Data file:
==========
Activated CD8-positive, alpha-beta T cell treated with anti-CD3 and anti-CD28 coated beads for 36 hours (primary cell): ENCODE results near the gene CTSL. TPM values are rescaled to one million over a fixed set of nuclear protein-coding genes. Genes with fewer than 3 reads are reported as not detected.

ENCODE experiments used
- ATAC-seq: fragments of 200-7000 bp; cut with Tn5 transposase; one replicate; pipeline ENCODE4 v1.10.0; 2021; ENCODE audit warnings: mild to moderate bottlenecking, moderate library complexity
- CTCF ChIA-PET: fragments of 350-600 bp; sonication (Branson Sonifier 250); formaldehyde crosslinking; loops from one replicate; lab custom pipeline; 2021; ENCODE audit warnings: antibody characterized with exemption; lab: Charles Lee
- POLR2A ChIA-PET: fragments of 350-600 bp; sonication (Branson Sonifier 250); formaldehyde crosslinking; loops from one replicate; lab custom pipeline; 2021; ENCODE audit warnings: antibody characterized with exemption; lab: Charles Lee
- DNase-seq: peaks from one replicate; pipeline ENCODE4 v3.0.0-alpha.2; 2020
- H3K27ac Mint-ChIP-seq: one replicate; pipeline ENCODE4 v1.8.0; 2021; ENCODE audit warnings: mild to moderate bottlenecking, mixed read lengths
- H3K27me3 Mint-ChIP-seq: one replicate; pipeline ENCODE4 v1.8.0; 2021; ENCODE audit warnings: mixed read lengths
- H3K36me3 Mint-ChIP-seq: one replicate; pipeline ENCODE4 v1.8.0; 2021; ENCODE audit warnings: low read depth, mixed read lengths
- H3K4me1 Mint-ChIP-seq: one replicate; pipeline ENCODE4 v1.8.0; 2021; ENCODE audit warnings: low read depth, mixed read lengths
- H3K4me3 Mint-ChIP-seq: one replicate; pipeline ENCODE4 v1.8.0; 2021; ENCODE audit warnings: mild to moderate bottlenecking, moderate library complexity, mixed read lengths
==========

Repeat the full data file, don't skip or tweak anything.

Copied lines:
Activated CD8-positive, alpha-beta T cell treated with anti-CD3 and anti-CD28 coated beads for 36 hours (primary cell): ENCODE results near the gene CTSL. TPM values are rescaled to one million over a fixed set of nuclear protein-coding genes. Genes with fewer than 3 reads are reported as not detected.

ENCODE experiments used
- ATAC-seq: fragments of 200-7000 bp; cut with Tn5 transposase; one replicate; pipeline ENCODE4 v1.10.0; 2021; ENCODE audit warnings: mild to moderate bottlenecking, moderate library complexity
- CTCF ChIA-PET: fragments of 350-600 bp; sonication (Branson Sonifier 250); formaldehyde crosslinking; loops from one replicate; lab custom pipeline; 2021; ENCODE audit warnings: antibody characterized with exemption; lab: Charles Lee
- POLR2A ChIA-PET: fragments of 350-600 bp; sonication (Branson Sonifier 250); formaldehyde crosslinking; loops from one replicate; lab custom pipeline; 2021; ENCODE audit warnings: antibody characterized with exemption; lab: Charles Lee
- DNase-seq: peaks from one replicate; pipeline ENCODE4 v3.0.0-alpha.2; 2020
- H3K27ac Mint-ChIP-seq: one replicate; pipeline ENCODE4 v1.8.0; 2021; ENCODE audit warnings: mild to moderate bottlenecking, mixed read lengths
- H3K27me3 Mint-ChIP-seq: one replicate; pipeline ENCODE4 v1.8.0; 2021; ENCODE audit warnings: mixed read lengths
- H3K36me3 Mint-ChIP-seq: one replicate; pipeline ENCODE4 v1.8.0; 2021; ENCODE audit warnings: low read depth, mixed read lengths
- H3K4me1 Mint-ChIP-seq: one replicate; pipeline ENCODE4 v1.8.0; 2021; ENCODE audit warnings: low read depth, mixed read lengths
- H3K4me3 Mint-ChIP-seq: one replicate; pipeline ENCODE4 v1.8.0; 2021; ENCODE audit warnings: mild to moderate bottlenecking, moderate library complexity, mixed read lengths